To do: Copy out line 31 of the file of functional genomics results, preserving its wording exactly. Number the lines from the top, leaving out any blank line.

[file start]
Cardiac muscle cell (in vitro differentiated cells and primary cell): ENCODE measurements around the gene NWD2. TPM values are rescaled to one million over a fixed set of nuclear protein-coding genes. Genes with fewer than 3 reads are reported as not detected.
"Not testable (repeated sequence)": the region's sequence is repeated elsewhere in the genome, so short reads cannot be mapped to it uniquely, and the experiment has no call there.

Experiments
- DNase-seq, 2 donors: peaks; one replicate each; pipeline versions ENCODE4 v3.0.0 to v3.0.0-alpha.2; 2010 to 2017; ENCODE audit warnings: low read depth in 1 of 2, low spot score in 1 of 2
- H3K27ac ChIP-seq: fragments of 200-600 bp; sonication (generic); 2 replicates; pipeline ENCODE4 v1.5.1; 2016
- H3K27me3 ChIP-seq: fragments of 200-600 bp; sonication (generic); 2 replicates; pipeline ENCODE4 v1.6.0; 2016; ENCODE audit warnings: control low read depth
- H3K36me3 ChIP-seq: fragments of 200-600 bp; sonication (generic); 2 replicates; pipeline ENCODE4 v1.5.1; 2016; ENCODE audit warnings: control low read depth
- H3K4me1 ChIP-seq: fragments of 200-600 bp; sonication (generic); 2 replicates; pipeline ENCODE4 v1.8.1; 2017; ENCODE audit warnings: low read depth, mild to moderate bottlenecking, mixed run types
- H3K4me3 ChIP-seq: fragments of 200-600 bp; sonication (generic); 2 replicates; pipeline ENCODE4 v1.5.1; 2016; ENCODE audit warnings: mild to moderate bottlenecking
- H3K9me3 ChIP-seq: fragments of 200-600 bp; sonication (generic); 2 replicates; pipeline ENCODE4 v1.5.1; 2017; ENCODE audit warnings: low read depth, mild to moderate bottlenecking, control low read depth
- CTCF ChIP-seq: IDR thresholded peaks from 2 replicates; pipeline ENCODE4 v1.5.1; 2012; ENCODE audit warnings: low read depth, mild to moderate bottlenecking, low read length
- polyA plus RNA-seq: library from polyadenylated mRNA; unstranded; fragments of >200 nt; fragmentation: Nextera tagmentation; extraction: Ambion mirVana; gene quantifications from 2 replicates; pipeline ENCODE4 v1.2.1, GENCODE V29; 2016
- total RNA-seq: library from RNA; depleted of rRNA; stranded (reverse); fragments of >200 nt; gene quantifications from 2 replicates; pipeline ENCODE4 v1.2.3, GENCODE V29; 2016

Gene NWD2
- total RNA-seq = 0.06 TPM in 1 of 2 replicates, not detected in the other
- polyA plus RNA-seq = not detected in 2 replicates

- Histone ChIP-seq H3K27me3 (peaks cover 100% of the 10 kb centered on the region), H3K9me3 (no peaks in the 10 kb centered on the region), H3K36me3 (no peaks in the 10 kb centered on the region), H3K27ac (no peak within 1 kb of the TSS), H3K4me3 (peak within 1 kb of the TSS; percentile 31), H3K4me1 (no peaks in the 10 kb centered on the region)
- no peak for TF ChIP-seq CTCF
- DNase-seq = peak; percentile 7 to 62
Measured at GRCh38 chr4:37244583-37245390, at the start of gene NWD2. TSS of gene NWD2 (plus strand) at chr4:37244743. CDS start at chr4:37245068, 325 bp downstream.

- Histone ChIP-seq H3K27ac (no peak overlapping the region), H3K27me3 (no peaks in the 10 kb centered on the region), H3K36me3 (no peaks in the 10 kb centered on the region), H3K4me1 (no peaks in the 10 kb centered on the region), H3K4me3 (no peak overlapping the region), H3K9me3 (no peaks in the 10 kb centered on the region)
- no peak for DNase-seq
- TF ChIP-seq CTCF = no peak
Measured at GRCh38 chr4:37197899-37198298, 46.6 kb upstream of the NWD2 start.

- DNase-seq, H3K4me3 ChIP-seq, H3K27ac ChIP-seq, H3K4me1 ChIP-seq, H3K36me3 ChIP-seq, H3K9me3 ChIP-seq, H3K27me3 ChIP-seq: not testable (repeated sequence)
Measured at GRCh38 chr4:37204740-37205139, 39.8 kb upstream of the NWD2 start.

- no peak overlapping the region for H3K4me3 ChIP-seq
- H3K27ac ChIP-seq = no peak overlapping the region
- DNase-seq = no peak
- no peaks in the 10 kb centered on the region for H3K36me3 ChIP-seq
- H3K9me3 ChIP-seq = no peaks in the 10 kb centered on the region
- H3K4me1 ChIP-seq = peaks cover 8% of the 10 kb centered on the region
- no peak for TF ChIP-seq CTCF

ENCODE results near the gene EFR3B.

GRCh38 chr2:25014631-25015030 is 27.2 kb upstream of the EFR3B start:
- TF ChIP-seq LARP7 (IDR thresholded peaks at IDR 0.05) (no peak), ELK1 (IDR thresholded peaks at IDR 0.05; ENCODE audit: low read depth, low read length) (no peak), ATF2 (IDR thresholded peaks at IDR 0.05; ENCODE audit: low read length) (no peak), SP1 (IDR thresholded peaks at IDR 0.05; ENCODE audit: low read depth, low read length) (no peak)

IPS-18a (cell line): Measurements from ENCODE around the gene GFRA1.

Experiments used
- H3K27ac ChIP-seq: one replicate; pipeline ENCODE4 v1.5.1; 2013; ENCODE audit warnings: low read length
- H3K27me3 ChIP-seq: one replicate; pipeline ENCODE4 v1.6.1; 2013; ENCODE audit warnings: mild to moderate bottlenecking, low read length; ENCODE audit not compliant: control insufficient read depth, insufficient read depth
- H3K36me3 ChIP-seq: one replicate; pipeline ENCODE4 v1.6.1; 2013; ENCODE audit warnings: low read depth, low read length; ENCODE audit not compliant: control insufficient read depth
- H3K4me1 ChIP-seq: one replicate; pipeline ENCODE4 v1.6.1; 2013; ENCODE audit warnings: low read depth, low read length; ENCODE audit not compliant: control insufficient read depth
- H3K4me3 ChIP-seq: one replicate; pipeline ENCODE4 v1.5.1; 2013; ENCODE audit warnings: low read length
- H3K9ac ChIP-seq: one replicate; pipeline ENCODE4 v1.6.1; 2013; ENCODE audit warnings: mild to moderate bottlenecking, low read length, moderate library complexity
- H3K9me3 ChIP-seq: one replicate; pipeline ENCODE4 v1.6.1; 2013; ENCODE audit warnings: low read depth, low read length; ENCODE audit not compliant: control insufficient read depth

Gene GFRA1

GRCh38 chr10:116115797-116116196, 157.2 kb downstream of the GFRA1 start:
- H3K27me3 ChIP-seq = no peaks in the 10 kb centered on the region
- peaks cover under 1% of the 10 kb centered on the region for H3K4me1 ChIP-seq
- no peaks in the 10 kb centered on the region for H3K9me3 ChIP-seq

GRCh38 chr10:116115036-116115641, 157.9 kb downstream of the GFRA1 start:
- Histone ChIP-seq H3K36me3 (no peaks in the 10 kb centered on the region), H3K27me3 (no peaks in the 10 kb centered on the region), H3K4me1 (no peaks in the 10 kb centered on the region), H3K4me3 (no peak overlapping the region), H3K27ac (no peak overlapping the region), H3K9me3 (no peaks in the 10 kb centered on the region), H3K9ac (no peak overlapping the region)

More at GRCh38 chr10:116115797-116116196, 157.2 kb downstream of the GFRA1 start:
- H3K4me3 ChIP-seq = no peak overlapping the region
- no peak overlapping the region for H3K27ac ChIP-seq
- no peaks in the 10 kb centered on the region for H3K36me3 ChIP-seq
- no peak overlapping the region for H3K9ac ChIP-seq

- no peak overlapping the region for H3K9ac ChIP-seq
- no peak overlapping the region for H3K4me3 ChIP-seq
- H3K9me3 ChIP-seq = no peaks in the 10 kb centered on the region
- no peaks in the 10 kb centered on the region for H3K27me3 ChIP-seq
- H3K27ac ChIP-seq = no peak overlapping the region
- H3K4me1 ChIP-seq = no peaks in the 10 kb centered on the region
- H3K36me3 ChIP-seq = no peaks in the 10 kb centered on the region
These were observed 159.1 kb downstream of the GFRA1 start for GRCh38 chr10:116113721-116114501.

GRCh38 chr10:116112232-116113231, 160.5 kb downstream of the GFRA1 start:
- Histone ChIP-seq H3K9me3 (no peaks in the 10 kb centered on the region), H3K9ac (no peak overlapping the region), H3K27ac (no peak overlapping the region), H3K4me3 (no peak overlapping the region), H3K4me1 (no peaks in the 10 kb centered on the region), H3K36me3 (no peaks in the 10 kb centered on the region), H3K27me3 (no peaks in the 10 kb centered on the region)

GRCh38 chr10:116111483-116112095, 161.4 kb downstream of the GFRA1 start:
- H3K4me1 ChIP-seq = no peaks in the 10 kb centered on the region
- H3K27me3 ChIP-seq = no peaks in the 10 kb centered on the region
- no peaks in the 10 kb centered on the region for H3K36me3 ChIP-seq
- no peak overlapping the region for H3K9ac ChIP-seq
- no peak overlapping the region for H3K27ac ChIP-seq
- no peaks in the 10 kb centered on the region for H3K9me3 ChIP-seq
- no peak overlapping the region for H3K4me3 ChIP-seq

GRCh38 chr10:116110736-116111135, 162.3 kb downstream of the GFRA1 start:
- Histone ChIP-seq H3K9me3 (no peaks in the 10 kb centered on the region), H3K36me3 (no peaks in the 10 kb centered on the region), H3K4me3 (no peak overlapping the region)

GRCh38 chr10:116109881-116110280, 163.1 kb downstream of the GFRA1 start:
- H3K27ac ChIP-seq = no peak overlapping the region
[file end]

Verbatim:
- H3K9me3 ChIP-seq = no peaks in the 10 kb centered on the region